- 1 General
- 2 Getting started
- 3 Installing webCoRE
- 4 Understanding the basics
- 5 Anatomy of a webCoRE Piston
- 6 Other Details
- 7 Creating your first piston
- 8 Sample Pistons
The web Community's own Rule Engine (or for short, webCoRE) is a general rule engine for SmartThings. It works by allowing users to create scripts that are interpreted and executed by the SmartThings SmartApp, allowing for complex decisions. webCoRE is currently a work in progress. webCoRE reached the first Beta milestone on April 29, 2017 (version v0.1.097.20170429) Please review the webCoRE todo list.
A few steps need to be completed before you can use webCoRE. First, webCoRE needs to be installed in your SmartThings account, then automations need to be configured. These are called pistons and will be detailed later. So let's start by installing webCoRE, please follow the 5 steps below.
You must complete all of these steps.
- GitHub Install or Manual Install of webCoRE source code into the SmartThings Cloud
- Enable webCoRE OAuth in the SmartThings cloud
- Install webCoRE in the SmartThings mobile app
- Enabling webCoRE dashboard
- Enable webCoRE on Another Device
Understanding the basics
webCoRE is comprised of the three main components listed below.
The webCoRE child SmartApp (webCoRE Piston)
The webCoRE child SmartApp is also known as a piston. It is responsible for executing the automation script that the user creates and does the heavy lifting in the whole webCoRE ecosystem. It is directly managed by the webCoRE parent SmartApp, which can create, maintain, and delete a Piston.
The webCoRE parent SmartApp (webCoRE)
The wabCoRE parent SmartApp is the component responsible for managing the child SmartApp instances and their relationship with the Dashboard. It is the middle man that allows adding new Pistons, maintaining them, or deleting them. It is also responsible with the security of the whole ecosystem, allowing password secured access from the Dashboard.
The Dashboard is an HTML interface for webCoRE that allows users to manage their webCoRE installation. It is the central hub to controlling webCoRE, allowing the user to create, modify, test, and delete Pistons.
Anatomy of a webCoRE Piston
A piston is a script that contains a collection of elements, arranged so that the logic and flow of the piston perform tasks in a desired sequence. It is broken down into several sections, each having its own important role.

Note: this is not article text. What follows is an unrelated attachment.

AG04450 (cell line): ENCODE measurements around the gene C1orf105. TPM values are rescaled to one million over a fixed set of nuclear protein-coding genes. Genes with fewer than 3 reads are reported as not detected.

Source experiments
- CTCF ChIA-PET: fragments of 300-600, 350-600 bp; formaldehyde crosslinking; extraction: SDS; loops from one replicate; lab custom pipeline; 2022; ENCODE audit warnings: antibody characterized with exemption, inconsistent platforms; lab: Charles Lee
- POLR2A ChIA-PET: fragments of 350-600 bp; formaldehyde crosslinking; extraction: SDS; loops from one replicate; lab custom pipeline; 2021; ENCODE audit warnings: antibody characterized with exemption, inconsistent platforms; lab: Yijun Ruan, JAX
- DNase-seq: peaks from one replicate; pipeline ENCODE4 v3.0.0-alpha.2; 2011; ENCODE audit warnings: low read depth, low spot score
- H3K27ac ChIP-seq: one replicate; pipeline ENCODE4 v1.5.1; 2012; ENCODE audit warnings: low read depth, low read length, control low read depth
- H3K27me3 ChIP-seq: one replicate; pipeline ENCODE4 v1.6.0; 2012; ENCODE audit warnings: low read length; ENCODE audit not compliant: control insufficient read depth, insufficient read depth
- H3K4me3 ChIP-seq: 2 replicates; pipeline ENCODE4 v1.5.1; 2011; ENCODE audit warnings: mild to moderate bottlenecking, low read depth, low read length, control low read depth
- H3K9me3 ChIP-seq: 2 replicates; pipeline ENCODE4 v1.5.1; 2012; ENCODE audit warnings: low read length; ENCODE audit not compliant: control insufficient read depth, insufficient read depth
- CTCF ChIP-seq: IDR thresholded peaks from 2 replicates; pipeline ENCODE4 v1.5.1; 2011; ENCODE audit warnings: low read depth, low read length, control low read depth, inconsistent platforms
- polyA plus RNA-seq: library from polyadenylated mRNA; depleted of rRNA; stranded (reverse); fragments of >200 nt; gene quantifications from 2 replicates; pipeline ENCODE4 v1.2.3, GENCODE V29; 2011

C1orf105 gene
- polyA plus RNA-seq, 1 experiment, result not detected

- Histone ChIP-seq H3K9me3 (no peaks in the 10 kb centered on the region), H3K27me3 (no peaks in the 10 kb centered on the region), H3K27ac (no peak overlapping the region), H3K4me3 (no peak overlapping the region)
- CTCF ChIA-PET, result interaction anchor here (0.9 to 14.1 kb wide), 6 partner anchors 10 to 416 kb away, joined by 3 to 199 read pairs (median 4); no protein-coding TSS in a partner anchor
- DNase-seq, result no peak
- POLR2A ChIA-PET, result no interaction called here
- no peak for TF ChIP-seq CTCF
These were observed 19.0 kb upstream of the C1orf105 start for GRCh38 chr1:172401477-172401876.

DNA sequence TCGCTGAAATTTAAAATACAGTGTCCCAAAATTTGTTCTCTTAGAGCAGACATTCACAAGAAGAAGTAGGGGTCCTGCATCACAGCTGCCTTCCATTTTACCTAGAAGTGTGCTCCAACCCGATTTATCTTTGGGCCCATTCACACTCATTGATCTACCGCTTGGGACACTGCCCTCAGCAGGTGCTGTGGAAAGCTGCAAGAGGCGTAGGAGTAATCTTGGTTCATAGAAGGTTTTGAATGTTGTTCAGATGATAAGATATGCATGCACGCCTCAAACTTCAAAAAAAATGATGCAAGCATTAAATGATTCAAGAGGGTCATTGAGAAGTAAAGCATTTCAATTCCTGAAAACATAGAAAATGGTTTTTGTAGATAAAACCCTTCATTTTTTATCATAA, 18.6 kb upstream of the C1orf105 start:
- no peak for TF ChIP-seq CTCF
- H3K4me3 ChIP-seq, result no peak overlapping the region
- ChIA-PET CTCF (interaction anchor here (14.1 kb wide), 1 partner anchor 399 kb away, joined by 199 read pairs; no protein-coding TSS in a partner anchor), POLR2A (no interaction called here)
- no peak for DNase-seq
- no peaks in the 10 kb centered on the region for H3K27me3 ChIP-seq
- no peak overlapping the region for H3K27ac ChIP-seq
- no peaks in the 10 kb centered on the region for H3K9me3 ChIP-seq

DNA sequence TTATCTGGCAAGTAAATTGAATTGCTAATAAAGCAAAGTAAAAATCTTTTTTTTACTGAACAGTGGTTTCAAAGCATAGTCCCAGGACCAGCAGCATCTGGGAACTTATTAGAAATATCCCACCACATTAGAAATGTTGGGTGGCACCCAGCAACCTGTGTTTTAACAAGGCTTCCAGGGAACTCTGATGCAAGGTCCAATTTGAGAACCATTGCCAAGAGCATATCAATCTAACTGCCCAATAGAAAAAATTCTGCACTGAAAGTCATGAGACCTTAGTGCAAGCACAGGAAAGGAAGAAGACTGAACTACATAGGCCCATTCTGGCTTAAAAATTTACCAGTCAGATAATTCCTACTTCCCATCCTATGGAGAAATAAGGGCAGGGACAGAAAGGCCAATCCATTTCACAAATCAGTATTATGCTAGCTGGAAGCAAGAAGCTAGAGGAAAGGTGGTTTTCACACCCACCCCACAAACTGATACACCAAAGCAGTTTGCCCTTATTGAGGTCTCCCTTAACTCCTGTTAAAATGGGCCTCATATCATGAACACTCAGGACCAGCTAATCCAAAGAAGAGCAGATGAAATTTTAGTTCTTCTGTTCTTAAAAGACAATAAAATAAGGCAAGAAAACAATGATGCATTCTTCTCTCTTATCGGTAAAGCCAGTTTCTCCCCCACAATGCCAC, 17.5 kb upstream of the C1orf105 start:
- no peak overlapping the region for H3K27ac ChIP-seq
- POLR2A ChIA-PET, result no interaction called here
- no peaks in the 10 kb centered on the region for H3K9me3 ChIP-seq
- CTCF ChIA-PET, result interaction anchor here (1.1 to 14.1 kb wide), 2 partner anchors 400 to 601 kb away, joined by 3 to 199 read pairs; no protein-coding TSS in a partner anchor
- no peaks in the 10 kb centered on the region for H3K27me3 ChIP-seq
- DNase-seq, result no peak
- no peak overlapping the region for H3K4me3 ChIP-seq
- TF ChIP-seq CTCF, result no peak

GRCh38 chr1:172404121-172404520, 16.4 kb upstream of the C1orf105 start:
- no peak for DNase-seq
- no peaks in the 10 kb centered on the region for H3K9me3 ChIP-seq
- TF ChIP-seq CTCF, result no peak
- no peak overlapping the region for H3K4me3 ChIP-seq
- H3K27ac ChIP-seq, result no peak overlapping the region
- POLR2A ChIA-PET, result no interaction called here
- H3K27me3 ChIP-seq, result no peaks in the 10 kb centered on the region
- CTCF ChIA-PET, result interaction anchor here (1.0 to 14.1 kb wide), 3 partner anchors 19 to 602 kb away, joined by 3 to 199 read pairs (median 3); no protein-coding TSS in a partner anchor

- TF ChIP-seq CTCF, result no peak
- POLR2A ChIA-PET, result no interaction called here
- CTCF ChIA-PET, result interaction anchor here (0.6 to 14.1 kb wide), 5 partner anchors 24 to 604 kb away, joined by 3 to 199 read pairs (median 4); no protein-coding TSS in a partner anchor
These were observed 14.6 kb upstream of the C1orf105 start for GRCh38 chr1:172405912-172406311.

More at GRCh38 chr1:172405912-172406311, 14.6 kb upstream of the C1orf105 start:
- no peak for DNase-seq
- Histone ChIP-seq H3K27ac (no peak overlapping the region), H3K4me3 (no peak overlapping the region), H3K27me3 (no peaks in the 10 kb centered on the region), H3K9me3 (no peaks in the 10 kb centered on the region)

The settings section
This menu is accessed from the piston editor. In the upper right hand corner select options and then enable
Show piston settings
This section allows configuration of how certain aspects of the piston function.
- Name - Change the name of a piston.
- Description - Give a description of what the piston does.
- Automatic piston state - Change whether the piston handles it state or make it manual and you can control the piston's state.
- Piston execution parallelism - //todo
- Condition traversal optimizations - //todo
- Event subscriptions - Allow event subscriptions or turn them off if you would like to make the piston a follow up style piston. If you disable this then you must have some other means for the piston to be fired.
- Command execution delay - A delay in milliseconds for commands to be executed piston wide.
The define section
A very powerful feature of webCoRE is the ability to use variables. Think of variables as temporary pockets where you can store information and are able to later retrieve and use this information for any purpose. Variables do just that, they store information that can be later used, either during the current piston run, or at a later time, when another event occurs.
The execute section
This section describes the piston's logic flow. This is the starting point of most executions. Whenever a device event happens, the piston starts its execution here.
Creating your first piston
Once you finished the installation steps above, let's go ahead and create the first piston, the famous Hello World.
This section has some user contributed sample pistons. You can import any of these pistons using the import code displayed at the top of the piston.